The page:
General H.R. McMaster: Right. You see an example of this kind of cooperation with Taiwan, or TSMC, their semiconductor producer, building a fab in Phoenix. In part to make that critical supply chain more resilient, for defense purposes, but also as we see with the shortage of automobiles now, for example, for really essential to economic growth and vitality as well.

Scott W. Harold: Yeah, I think that resilience that is not exclusively military, but broader associates, societal and economic, is certainly part of the Taiwan story for how Taiwan plans to resist Chinese coercion."

clibinarium09 Oct 2021 1:36 p.m. PST

If TLDR is a problem there's a youtube video;

youtu.be/LCEIUT--gfo

khanscom09 Oct 2021 6:40 p.m. PST

1812 strategy? Scorched earth-- if the PRC invades with any reasonable prospect of success, leave them with only a money pit. Acres of land are meaningless.

Personal logo StoneMtnMinis Supporting Member of TMP09 Oct 2021 7:07 p.m. PST

Very informative Doc. Thanks for posting. And as I have said before economics drives policy.

Personal logo Editor in Chief Bill The Editor of TMP Fezian09 Oct 2021 9:25 p.m. PST

Does Taiwan have nukes?

Personal logo Dan Cyr Supporting Member of TMP09 Oct 2021 9:29 p.m. PST

If they did, would they say so? Really, Bill.

Personal logo David Manley Supporting Member of TMP09 Oct 2021 9:54 p.m. PST

If they did and they had any sense they would, then any talk if invasion would be off the table.

soledad10 Oct 2021 1:33 a.m. PST

An opposed landing is considered one of the most difficult military operations. (but strangely none has failed…)

But, even considering that, have the Chinese the ships needed for an invasion? Have they practiced large scale naval landings? Can they get the troops across the water in the face of missiles and artillery? Can they achieve tactical superiority and advance inland?

Maybe but it would be a huge gamle.

Then imagine the loss of face if the invasion fails. And If they would win and conquer Taiwan what have they gained apart from trouble? they would need to occupy the island and force their will upon the people, risking a civil war or insurgency for quite some time. That mark spark others in mainland china to rise up if the Taiwanese are not defeated quickly and decisively.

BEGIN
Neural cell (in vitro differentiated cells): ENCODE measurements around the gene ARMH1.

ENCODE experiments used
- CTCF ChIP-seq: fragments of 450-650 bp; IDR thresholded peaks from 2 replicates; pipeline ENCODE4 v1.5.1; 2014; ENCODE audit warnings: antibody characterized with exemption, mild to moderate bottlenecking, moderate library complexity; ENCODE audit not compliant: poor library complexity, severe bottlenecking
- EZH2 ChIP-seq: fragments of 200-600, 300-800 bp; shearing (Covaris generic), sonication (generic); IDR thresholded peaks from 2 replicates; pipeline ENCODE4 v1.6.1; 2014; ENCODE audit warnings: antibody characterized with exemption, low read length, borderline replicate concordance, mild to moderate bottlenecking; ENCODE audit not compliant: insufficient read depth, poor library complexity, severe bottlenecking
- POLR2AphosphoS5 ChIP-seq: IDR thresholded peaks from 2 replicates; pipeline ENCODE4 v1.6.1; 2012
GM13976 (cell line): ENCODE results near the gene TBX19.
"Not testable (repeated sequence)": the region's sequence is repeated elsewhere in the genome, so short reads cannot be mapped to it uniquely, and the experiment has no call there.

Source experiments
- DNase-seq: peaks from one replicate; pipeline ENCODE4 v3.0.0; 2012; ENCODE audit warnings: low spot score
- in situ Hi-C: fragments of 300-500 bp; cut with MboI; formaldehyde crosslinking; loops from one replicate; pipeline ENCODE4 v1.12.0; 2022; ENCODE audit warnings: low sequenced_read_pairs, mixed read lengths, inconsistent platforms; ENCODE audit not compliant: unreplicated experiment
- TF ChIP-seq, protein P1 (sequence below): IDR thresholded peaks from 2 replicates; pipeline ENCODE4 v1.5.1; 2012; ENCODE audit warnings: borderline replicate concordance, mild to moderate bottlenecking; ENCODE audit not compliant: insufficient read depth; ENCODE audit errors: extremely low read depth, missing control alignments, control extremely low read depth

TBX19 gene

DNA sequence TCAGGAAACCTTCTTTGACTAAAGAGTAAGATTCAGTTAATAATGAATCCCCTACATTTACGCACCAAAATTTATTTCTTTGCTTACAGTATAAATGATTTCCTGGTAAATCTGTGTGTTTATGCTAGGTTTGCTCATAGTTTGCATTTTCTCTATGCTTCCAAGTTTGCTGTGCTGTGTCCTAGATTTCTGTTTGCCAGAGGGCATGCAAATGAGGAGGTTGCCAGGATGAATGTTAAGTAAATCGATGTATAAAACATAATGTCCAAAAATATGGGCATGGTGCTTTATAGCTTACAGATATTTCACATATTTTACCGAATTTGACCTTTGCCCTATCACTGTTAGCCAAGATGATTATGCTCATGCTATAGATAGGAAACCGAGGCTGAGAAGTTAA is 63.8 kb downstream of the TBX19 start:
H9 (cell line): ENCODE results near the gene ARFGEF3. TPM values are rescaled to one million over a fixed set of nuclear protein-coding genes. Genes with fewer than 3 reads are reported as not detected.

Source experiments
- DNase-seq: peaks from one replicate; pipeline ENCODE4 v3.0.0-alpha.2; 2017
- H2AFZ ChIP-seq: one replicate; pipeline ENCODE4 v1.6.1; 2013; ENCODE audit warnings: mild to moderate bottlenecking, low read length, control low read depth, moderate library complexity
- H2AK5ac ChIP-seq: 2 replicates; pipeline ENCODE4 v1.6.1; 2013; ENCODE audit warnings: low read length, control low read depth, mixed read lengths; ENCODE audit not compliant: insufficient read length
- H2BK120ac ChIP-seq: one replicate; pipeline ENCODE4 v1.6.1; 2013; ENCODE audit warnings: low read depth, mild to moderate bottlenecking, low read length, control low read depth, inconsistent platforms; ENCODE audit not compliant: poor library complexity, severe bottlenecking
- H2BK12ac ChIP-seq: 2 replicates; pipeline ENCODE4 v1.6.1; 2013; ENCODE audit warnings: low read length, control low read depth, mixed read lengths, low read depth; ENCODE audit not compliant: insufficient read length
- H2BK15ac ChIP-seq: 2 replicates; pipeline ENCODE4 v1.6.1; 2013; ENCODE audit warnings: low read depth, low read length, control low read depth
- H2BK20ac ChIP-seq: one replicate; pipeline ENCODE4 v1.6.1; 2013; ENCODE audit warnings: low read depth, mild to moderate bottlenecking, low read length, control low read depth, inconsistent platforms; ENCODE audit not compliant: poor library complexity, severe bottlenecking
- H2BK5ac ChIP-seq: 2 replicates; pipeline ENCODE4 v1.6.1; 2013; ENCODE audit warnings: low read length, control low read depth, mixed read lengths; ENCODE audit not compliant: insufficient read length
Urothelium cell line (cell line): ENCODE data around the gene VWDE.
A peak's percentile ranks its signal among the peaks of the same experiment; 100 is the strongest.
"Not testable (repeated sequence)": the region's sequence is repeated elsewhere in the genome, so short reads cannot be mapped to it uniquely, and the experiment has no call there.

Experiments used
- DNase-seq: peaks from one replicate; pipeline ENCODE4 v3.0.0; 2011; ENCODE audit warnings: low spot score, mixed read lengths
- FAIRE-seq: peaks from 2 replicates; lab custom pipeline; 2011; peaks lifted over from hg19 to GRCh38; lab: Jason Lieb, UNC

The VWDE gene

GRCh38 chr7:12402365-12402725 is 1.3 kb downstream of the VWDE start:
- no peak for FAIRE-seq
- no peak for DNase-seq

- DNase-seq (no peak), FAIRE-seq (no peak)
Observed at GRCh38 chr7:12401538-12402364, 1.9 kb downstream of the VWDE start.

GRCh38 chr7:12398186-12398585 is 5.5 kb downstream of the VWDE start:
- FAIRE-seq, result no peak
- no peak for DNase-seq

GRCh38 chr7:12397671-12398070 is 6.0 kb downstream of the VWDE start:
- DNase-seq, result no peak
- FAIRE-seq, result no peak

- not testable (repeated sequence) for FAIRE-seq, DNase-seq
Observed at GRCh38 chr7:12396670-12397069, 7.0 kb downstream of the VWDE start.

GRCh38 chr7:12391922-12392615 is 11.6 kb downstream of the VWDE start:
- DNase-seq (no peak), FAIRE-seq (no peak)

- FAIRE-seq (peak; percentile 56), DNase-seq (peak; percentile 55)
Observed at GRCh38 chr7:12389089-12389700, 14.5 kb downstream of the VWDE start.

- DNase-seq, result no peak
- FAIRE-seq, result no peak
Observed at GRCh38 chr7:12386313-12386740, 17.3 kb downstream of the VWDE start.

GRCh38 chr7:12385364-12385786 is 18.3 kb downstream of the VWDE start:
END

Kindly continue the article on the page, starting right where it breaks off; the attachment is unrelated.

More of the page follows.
Heedless Horseman10 Oct 2021 6:07 a.m. PST

khanscom. 'Scorched Earth' on an Island? Nowhere to go… and a dead population. IF it came to it, defeating an invasion before or on landing are the only options unless avoided completely.

Kevin C Supporting Member of TMP10 Oct 2021 6:48 a.m. PST

As for the question as to whether Taiwan has nukes, do a little research about when Israel developed nukes and watch how many times a connection with Taiwan comes up. The communist Chinese should be a little less optimistic about believing an invasion of Taiwan would come without great cost to them.

Personal logo doc mcb Supporting Member of TMP10 Oct 2021 8:16 a.m. PST

Would China attempt a landing? Why not an EW attack followed by seizure of airports? What is their airlift capacity?

But IF Taiwan has nukes, I would think they would want the Chinese to know, but not publically acknowledge it.

I hope they have them.

Personal logo doc mcb Supporting Member of TMP10 Oct 2021 8:16 a.m. PST

Bay of Pigs failed.

soledad10 Oct 2021 8:51 a.m. PST

Funny, I knew Bay of pigs would be brought up… Interesting no-one brought up Dieppe.

I do not consider Bay of Pigs a proper invasion, one country invading another country using its combined forces.

A attack seizing airports have virtually no chance of succeeding. It cannot be reinforced quickly enough and would be crushed by any half competent defensive force.

Legion 410 Oct 2021 9:26 a.m. PST

If the PRC/CCP has built, made, created, drafted, etc., enough "assets". And it looks like they are doing just that. They could take Taiwan regardless of the cost. Again being 20% of the World's pop., losses mean little to them. In both "blood & treasure".